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CHART: Tracking Retirements From Congress

Mark Wilson
Getty Images

Updated on May 29, 10:53 a.m. ET

The number of House Republicans declining to run for re-election has hit a record level in 2018,as 39 GOP members have said they are leaving: 24 are retiring from public office, while 15 are seeking another position. That includes eight Republicans from districts that Hillary Clinton won in 2016. A total of nine committee chairmen also aren't seeking re-election, along with House Speaker Paul Ryan. One members, Rep. Robert Pittenger, R-N.C., lost his primary.

House Democrats are facing 18 retirements, including four seats they will have to defend in districts President Trump carried.

Just three members of the Senate have announced their retirements, all Republicans.

See who is retiring and how the political winds blow in their districts below:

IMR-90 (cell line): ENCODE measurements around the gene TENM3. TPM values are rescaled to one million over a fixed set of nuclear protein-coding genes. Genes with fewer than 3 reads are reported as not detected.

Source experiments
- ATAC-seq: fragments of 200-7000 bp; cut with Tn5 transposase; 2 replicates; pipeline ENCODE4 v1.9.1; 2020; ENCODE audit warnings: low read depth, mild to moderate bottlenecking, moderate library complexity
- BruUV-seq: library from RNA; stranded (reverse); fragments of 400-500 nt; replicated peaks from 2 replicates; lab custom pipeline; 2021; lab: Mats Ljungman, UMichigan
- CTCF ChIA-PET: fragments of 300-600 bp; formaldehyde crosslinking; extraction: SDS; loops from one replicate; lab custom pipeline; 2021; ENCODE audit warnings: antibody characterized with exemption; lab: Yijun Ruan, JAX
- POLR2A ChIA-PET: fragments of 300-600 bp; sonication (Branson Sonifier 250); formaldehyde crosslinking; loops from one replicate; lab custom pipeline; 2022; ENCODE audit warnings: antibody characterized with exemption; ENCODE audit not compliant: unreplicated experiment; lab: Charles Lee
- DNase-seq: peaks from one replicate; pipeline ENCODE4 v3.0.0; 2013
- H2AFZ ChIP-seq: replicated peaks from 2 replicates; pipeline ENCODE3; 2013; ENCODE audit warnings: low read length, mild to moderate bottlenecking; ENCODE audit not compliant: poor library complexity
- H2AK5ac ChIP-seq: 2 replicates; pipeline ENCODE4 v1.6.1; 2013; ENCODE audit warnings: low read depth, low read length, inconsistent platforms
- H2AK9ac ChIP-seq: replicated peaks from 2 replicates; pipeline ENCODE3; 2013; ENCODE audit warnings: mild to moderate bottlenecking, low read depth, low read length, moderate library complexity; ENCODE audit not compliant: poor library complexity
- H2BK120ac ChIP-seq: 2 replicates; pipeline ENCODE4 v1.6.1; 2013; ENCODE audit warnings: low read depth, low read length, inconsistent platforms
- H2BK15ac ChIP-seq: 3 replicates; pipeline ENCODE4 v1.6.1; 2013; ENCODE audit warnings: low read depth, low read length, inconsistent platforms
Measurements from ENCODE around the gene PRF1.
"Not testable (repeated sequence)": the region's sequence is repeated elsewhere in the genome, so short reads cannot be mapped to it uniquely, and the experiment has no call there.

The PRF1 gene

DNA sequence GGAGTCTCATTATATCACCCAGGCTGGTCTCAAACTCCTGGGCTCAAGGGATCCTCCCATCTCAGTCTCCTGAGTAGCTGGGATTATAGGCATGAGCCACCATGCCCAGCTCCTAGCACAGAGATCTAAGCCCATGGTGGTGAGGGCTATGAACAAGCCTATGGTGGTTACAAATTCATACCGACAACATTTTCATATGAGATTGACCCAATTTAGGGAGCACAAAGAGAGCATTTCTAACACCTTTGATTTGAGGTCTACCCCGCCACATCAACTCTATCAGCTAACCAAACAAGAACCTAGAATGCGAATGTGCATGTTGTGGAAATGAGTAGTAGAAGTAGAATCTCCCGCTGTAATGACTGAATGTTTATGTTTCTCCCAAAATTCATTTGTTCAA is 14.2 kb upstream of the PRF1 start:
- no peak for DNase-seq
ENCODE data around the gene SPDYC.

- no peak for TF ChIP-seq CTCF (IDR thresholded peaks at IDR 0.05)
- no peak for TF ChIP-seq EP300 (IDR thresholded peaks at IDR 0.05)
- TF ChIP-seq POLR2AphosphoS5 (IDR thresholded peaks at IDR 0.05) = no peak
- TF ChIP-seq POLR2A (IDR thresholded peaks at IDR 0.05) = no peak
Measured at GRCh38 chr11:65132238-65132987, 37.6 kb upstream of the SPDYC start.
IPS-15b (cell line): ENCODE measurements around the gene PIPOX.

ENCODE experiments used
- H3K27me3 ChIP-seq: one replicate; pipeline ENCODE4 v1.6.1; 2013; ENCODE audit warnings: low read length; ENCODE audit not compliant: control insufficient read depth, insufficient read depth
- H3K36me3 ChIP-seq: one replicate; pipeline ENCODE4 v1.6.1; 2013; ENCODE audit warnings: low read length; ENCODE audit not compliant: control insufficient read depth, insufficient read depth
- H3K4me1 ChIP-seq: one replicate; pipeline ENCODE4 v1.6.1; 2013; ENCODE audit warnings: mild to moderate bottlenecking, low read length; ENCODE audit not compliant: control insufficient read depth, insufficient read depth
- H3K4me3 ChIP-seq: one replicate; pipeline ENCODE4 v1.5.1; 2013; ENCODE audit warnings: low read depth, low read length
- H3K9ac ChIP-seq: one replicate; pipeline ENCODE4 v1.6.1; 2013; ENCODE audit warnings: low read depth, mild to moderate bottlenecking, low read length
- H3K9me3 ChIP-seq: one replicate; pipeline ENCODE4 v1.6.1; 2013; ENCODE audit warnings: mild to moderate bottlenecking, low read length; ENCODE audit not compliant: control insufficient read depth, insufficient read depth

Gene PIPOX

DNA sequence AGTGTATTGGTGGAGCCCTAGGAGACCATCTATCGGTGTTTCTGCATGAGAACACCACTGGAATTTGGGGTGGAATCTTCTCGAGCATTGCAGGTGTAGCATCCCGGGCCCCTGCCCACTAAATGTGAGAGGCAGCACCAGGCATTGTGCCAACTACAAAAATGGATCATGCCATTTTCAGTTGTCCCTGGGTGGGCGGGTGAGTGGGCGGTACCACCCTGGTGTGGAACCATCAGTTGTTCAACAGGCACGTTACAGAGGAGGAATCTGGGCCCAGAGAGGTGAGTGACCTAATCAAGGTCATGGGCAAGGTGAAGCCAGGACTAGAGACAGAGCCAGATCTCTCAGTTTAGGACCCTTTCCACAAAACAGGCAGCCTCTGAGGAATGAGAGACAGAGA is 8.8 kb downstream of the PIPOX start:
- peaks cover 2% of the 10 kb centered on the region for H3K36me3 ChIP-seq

Copyright 2021 NPR. To see more, visit https://www.npr.org.

Jessica Taylor is a political reporter with NPR based in Washington, DC, covering elections and breaking news out of the White House and Congress. Her reporting can be heard and seen on a variety of NPR platforms, from on air to online. For more than a decade, she has reported on and analyzed House and Senate elections and is a contributing author to the 2020 edition of The Almanac of American Politics and is a senior contributor to The Cook Political Report.
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